Request a detailed protocol

Tail vein blood samples were allowed to clot on ice and then centrifuged for 10 min at 10,000 × g. Serum samples were stored at –80°C until analyzed. Serum insulin (Crystal Chem, Elk Grove Village, IL, USA; 90080), GH (Millipore Sigma; EZRMGH-45K, Burlington, MA, USA), IGF-1 (Crystal Chem, 80574), IGFBP3 (Abcam; ab100692, Waltham, MA, USA), and IGFALS (Cusabio; CSB-EL011094MO, Houston, TX, USA) levels were measured by ELISA according to the manufacturer’s instructions. Serum calcium and phosphate levels were quantified at the Molecular and Comparative Pathobiology Core at The Johns Hopkins University School of Medicine using the Respons910VET Veterinary Chemistry Analyzer (DiaSys Diagnostic Systems, Wixom, MI, USA).

Quantitative real-time PCR analysis

Request a detailed protocol

Total RNA was isolated from tissues using Trizol reagent (Thermo Fisher Scientific) according to the manufacturer’s instructions. Purified RNA was reverse-transcribed using an iScript cDNA Synthesis Kit (Bio-Rad). Real-time quantitative PCR analysis was performed on a CFX Connect Real-Time System (Bio-Rad) using iTaq Universal SYBR Green Supermix (Bio-Rad) per manufacturer’s instructions. Data were normalized to either β-actin or 36B4 gene (encoding the acidic ribosomal phosphoprotein P0) and expressed as relative mRNA levels using the ∆∆Ct method (Schmittgen and Livak, 2008). Fold change data were log transformed to ensure normal distribution and statistics were performed. Real-time qPCR primers used were: mouse Tmem263 forward (qPCR-263-F1), 5’-CGCGGTGATCATGAATCAGGCAG-3’ and reverse (qPCR-263-R1), 5’-GCTCCCTTTGTAACACTGAAGA-3’; growth hormone receptor (Ghr) forward, 5’-ACAGTGCCTACTTTTGTGAGTC-3’ and reverse, 5’-GTAGTGGTAAGGCTTTCTGTGG-3’; Igf1 forward, 5’-GTGAGCCAAAGACACACCCA-3’ and reverse, 5’-ACCTCTGATTTTCCGAGTTGC-3’; Igfbp3 forward, 5’-CCAGGAAACATCAGTGAG TCC-3’ and reverse, 5’-GGATGGAACTTGGAATCGGTCA-3’; Igfals forward, 5’-CTGCCCGATAGCATCCCAG-3’ and reverse, 5’-GAAGCCAGACTTGGTGTGTGT-3’; 36B4 forward, 5’-AGATTCGGGATATGCTGTTGGC-3’ and reverse, 5’-TCGGGTCCTAGACCAGTGTTC-3’; β-actin forward, 5’-GGCACCACACCTTCTACAATG-3’ and reverse, 5’-GGGGTGTTGAAGGTCTCAAAC-3’.

RNA sequencing and bioinformatics analysis

Request a detailed protocol

Bulk RNA sequencing of WT (n=8) and Tmem263-KO (n=8) mouse liver were performed by Novogene (Sacramento, CA, USA) on an Illumina platform (NovaSeq 6000) and pair-end reads were generated. Sequencing data was analyzed using the Novogene Analysis Pipeline. In brief, data analysis was performed using a combination of programs, including Fastp, Hisat2, and FeatureCounts. Differential expressions were determined through DESeq2. The resulting p-values were adjusted using the Benjamini and Hochberg’s approach for controlling the false discovery rate. Genes with an adjusted p-value ≤0.05 found by DESeq2 were assigned as differentially expressed. Gene Ontology, Kyoto Encyclopedia of Genes and Genomes, and Reactome (http://www.reactome.org) enrichment were implemented by ClusterProfiler. All volcano plots and heat maps were generated in GraphPad Prism 9 software. All statistics were performed on log transformed data. All heat maps were generated from column z-score transformed data. The z-score of each column was determined by taking the column average, subtracting each sample’s individual expression value by said average then dividing that difference by the column standard deviation. Z-score = (value - column average)/column standard deviation. High-throughput sequencing data from this study have been submitted to the NCBI Sequence Read Archive (SRA) under accession number # PRJNA938158.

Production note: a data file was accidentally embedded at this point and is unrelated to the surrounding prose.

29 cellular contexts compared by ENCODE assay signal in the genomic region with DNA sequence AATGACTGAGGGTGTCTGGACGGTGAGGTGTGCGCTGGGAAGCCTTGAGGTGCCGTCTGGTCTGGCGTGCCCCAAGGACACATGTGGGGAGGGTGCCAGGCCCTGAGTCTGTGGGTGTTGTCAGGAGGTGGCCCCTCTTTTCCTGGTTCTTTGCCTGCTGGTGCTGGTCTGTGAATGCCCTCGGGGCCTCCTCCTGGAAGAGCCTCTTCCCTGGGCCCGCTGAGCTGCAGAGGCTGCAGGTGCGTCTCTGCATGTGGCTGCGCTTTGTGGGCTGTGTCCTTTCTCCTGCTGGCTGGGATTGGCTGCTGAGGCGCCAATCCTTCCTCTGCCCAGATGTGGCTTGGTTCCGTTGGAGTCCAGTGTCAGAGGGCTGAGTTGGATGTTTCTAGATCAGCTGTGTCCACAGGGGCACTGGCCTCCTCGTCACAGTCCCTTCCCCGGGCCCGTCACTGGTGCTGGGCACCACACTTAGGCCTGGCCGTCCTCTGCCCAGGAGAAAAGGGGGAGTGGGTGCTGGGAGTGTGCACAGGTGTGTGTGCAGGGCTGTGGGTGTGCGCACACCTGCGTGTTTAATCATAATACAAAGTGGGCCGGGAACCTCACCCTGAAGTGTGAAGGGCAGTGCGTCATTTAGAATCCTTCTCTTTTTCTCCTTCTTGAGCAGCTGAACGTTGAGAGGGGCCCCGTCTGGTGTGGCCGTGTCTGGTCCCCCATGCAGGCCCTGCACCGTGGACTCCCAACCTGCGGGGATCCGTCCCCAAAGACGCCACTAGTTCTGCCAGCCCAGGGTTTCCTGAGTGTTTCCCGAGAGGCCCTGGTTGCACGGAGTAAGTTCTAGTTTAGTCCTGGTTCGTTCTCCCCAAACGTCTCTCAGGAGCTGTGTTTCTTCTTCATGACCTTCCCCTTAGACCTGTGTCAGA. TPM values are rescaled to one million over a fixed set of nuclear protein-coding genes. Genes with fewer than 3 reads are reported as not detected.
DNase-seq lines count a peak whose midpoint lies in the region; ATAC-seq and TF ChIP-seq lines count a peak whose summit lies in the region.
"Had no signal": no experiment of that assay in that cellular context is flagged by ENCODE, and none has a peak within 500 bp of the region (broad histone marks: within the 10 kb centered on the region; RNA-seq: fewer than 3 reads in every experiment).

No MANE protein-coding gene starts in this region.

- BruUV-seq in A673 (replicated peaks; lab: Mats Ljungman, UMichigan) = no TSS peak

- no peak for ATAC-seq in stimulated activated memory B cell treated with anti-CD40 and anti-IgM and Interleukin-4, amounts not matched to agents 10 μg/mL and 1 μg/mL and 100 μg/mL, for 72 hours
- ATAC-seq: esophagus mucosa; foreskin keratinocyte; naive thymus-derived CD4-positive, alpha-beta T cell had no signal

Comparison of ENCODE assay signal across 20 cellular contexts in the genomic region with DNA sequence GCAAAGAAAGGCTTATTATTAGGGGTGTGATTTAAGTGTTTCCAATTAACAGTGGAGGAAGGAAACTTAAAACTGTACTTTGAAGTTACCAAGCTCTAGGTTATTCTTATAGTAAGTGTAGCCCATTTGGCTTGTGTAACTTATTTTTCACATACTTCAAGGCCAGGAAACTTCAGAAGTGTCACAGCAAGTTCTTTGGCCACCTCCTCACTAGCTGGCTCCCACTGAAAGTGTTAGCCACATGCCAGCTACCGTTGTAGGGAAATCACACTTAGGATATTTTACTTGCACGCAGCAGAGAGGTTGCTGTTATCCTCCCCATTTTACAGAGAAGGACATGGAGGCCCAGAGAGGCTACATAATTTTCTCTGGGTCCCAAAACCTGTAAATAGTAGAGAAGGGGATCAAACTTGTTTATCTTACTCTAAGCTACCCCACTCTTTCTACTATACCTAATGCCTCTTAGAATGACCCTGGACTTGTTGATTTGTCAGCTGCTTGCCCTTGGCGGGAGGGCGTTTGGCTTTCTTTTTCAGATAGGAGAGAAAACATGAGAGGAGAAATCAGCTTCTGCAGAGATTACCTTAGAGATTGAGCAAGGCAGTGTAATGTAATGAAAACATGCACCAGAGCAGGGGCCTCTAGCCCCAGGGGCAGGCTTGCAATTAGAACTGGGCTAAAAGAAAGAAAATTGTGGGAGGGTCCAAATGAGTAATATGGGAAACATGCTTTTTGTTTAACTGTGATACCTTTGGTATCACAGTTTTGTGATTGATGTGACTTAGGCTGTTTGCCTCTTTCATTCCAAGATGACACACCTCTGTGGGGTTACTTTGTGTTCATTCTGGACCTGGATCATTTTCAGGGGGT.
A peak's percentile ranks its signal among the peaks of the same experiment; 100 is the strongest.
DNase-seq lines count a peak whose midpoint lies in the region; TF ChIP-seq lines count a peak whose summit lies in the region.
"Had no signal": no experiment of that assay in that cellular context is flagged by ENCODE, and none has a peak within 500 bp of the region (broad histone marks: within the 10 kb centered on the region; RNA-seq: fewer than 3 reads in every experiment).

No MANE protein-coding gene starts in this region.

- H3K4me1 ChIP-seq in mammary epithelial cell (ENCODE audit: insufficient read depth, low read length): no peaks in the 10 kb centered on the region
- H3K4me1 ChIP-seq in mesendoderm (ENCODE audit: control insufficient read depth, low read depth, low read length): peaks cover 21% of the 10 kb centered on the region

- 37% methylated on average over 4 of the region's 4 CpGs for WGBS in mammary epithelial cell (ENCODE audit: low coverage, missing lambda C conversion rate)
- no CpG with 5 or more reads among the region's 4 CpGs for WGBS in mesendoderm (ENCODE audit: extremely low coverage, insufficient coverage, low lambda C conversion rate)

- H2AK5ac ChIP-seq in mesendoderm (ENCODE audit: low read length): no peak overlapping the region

Statistical analyses

Request a detailed protocol

All results are expressed as mean ± standard error of the mean (SEM). Statistical analysis was performed with GraphPad Prism 9 software (GraphPad Software, San Diego, CA, USA). Data were analyzed with two-tailed Student’s t-tests or by one-way ANOVA with Tukey’s multiple comparisons test. p<0.05 was considered statistically significant.

Data availability

High-throughput sequencing data from this study have been submitted to the NCBI Sequence Read Archive (SRA) under accession number # PRJNA938158.

The following data sets were generated

References

    1. Baker J
    2. Liu JP
    3. Robertson EJ
    4. Efstratiadis A
    (1993)
    Role of insulin-like growth factors in embryonic and postnatal growth
    Cell 75:73–82.
    1. Berg MA
    2. Argente J
    3. Chernausek S
    4. Gracia R
    5. Guevara-Aguirre J
    6. Hopp M
    7. Pérez-Jurado L
    8. Rosenbloom A
    9. Toledo SP
    10. Francke U
    (1993)
    Diverse growth hormone receptor gene mutations in Laron syndrome
    American Journal of Human Genetics 52:998–1005.
    1. Efstratiadis A
    (1998)
    Genetics of mouse growth
    The International Journal of Developmental Biology 42:955–976.
    1. Eshet R
    2. Laron Z
    3. Pertzelan A
    4. Arnon R
    5. Dintzman M
    (1984)
    Defect of human growth hormone receptors in the liver of two patients with Laron-type dwarfism
    Israel Journal of Medical Sciences 20:8–11.
    1. Estrada K
    2. Styrkarsdottir U
    3. Evangelou E
    4. Hsu Y-H
    5. Duncan EL